When all goes right, electronic waste doesn’t pose a significant threat to the environment. Used mobile phones, servers, printers and more are responsibly recycled for parts or resold for further use. Hazardous materials are disposed of carefully, sensibly.
Unfortunately, this appears to be more the exception than the rule – at least among consumers.
According to a September 2016 article by The Atlantic, $206 billion was spent on consumer electronics in the U.S. in 2012, and only 29 percent of the e-waste generated was recycled. The rest was simply trashed, most of it going directly into landfills, where the potential for environmental damage is substantial.
Many consumers can be guilty of ignorance, carelessness or negligence. Among some processors and recyclers, dumping e-waste improperly is outright deception, such as this alleged criminal case now moving through a federal court.
There’s money to be made in reselling the raw materials from IT assets, which is why unscrupulous recyclers have been known to capture them and then send e-waste overseas to dump in developing countries. There, government oversight is lax, but human health, as well as the environment, are impacted.
As an enterprise that generates e-waste, and virtually all enterprises do, you have an obligation to know that your used assets are being handled in a legal and ecologically friendly manner. Here are steps you can take.
1. Find an IT Asset Disposition (ITAD) provider you can trust.
Do as much research as you can on the company you hire. Ask for references. Check out their certifications and credentials. View their search results, too. Have they been cited with violations or fines from the EPA or other environmental agency? Do they get good reviews? Trustworthiness and reliability go a long way.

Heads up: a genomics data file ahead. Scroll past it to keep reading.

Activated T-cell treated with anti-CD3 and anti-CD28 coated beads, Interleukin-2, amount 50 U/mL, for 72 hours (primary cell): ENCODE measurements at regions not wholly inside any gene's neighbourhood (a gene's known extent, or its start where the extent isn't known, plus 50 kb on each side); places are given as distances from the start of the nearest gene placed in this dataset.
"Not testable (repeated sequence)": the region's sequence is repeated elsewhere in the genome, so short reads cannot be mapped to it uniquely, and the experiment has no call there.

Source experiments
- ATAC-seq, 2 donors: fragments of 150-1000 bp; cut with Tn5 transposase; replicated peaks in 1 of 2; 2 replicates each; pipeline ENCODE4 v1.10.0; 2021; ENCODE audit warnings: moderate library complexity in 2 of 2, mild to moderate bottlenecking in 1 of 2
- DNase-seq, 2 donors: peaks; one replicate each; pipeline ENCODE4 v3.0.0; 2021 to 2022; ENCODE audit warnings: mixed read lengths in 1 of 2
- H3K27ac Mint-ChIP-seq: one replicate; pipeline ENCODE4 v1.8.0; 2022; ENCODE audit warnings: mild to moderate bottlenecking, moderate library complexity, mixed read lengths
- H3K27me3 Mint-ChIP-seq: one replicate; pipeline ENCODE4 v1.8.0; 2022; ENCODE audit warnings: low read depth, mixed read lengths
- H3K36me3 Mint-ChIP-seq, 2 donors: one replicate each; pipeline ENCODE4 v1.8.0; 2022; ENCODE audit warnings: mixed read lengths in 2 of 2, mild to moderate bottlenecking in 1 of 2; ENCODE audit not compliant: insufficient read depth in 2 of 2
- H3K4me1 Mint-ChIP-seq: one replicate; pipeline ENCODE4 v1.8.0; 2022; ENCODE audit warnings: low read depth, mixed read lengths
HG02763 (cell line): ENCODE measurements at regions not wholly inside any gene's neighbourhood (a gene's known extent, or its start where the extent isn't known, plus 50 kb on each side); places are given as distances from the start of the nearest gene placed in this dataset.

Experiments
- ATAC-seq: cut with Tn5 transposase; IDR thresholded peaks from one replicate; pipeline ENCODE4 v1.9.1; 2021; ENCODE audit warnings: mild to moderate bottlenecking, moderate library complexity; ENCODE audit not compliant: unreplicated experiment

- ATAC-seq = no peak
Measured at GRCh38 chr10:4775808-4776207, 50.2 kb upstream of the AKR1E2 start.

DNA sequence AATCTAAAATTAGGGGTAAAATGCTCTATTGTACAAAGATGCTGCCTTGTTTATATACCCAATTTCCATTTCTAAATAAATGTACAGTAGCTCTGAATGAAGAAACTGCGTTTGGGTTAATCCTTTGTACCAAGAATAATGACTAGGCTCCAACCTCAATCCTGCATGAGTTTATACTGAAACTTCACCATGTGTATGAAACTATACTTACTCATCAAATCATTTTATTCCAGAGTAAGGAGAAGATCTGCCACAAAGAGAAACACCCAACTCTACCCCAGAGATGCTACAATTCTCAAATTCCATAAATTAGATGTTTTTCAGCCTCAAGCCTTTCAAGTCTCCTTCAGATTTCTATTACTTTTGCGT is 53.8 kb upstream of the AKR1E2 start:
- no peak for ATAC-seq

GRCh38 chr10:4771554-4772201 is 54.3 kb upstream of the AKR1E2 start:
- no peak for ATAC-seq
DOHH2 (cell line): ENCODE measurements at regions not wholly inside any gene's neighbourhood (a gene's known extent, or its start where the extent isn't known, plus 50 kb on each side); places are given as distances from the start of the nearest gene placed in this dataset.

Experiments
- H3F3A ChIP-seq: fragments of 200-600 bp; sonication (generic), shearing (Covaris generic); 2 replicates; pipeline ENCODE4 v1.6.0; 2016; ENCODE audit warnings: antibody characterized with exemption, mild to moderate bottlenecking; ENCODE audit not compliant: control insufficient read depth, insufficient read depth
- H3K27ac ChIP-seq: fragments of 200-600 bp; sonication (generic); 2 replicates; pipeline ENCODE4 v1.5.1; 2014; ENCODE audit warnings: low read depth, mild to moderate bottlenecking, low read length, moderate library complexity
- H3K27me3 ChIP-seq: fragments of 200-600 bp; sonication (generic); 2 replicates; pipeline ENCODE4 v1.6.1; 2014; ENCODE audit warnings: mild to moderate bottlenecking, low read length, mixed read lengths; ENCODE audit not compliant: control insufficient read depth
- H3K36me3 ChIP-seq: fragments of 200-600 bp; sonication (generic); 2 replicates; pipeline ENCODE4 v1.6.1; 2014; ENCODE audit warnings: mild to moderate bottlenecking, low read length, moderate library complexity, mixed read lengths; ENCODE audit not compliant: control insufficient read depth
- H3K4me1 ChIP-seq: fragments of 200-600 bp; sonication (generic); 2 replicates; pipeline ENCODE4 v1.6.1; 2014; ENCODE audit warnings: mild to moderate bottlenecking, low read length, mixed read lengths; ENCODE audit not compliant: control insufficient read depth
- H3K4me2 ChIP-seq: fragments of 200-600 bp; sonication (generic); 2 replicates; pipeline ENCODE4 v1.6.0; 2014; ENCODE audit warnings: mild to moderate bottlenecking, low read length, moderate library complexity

2. Insist on transparency.
Your provider may seem trustworthy, but may contract services out to third parties for recycling and/or the handling of hazardous materials. You can’t always be certain about how the subcontractors work unless you request documentation of how your e-waste gets recycled, disposed of or resold. Also, are the subcontractors certified for the work they are doing? If you can’t get these documents, or you get vague answers, consider it a red flag.
3. Conduct “spot” audits to ensure correctness.
Showing up unannounced, to your provider’s offices to view the process documentation may sound like you’re playing hardball. But it is appropriate, especially if you have suspicions. Many providers eagerly invite customers out to show them their processes first-hand. If a provider won’t let you into the building, it’s a red flag.
4. Do your part with buy-back programs or other ways to return old devices.
Company buy-back programs for employee devices, as well as campaigns to donate old phones and other technology to charitable causes, can help protect against devices being improperly discarded. But they also can help a company do its part to make sure used devices are properly recycled.
E-waste is not declining, so environmental concerns over its disposal won’t be going away anytime soon. The Atlantic reported an expected 20 percent increase – from 41 million tons dumped or discarded worldwide in 2015 to an expected 50 million in 2017, mostly sent to developing countries.
How well is your company doing with asset disposition and recycling. Take this ITAD quiz to find out. Let us know your results in a comment.